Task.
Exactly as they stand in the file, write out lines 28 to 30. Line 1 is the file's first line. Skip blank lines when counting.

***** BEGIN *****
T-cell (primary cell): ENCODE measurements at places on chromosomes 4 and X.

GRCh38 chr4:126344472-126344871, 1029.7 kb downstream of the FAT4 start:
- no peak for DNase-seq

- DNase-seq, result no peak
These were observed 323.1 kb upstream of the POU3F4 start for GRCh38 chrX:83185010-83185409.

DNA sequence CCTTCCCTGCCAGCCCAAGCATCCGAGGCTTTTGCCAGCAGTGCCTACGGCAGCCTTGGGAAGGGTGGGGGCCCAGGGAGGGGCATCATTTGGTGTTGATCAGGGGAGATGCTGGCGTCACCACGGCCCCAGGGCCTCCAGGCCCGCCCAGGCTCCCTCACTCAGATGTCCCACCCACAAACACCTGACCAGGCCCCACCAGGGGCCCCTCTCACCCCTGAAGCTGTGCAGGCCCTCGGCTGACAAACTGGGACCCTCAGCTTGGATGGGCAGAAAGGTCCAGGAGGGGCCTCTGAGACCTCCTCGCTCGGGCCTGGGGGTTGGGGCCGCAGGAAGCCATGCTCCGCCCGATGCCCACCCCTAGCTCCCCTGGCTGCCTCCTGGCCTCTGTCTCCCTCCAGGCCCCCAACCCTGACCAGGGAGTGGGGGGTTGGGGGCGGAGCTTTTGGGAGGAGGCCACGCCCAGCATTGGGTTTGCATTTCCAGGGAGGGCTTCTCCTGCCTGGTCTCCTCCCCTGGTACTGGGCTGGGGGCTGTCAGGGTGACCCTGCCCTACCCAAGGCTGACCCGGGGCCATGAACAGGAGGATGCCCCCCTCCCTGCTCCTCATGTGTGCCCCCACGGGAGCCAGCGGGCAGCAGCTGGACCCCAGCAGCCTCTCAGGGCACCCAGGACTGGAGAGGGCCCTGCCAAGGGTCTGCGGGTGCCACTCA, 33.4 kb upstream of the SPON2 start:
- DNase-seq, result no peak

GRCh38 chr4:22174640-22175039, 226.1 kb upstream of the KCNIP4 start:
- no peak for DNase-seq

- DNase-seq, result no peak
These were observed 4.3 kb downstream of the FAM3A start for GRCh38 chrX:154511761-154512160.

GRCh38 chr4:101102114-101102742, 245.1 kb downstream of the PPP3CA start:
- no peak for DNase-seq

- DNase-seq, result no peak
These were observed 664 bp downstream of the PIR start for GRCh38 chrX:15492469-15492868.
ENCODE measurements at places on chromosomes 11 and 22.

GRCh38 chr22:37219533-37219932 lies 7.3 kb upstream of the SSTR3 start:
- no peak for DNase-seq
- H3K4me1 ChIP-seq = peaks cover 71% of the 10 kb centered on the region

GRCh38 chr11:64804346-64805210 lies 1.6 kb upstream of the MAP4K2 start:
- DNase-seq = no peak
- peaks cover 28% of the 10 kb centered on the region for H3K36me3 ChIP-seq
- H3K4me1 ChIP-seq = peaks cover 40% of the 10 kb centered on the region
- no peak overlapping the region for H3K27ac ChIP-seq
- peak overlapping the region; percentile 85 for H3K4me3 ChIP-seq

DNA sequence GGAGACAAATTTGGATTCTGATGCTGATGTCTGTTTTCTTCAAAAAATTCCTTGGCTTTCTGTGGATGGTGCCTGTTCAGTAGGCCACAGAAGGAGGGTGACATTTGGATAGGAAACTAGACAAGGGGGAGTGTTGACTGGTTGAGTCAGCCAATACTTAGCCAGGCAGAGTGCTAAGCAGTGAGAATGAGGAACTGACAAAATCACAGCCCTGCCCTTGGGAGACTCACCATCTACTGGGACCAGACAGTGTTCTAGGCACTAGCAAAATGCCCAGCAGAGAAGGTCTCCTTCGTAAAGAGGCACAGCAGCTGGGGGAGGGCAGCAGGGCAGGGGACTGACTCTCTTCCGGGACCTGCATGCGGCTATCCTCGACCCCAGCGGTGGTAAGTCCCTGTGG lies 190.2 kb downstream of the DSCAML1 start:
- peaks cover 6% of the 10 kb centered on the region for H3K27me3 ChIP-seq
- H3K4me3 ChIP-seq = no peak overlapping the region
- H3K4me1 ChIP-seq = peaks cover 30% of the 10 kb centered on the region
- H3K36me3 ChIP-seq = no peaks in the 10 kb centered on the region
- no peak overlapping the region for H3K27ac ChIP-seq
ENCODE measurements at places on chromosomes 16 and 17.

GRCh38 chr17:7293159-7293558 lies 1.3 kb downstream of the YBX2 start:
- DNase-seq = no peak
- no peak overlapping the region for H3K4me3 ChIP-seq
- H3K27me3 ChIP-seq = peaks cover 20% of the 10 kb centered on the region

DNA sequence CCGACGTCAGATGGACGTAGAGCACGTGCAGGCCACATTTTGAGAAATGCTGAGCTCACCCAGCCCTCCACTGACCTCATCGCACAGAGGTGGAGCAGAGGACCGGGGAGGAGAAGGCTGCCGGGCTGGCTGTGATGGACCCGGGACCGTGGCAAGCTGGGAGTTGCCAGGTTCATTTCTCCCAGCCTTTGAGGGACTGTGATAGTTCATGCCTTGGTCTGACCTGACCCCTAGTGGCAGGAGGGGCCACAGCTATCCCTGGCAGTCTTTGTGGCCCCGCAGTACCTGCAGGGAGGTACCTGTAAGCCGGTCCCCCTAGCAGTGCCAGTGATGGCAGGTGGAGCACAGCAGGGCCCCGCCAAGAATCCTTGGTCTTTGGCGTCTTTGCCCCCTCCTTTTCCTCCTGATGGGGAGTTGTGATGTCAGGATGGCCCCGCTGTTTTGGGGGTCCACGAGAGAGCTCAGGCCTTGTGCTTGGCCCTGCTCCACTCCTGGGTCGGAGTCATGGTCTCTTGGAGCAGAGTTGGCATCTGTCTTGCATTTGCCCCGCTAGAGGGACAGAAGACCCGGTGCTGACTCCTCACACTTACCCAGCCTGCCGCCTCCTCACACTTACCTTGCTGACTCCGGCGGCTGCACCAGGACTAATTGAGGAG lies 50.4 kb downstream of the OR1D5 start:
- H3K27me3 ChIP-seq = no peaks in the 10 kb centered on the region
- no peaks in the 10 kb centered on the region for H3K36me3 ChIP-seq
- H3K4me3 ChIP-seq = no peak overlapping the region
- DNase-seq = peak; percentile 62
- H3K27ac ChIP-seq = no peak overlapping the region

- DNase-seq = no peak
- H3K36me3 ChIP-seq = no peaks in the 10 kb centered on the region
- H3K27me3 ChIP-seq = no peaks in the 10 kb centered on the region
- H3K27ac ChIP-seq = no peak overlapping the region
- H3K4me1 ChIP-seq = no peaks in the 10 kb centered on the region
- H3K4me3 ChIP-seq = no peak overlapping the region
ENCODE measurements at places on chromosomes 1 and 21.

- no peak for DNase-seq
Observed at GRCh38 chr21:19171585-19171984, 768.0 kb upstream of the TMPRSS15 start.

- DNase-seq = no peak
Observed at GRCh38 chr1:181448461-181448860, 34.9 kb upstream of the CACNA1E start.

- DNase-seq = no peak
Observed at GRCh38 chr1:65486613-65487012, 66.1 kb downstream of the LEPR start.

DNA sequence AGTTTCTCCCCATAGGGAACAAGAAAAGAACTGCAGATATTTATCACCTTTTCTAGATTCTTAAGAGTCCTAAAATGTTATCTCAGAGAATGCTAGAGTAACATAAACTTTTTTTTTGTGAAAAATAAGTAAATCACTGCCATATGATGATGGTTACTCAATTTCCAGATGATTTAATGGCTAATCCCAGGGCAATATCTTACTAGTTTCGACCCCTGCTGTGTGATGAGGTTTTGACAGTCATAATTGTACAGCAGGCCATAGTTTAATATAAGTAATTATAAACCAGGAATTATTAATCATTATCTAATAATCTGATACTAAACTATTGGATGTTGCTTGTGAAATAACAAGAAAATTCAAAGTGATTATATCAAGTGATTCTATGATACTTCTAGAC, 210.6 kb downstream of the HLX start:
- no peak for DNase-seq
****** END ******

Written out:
- H3K4me3 ChIP-seq = no peak overlapping the region
- H3K4me1 ChIP-seq = peaks cover 30% of the 10 kb centered on the region
- H3K36me3 ChIP-seq = no peaks in the 10 kb centered on the region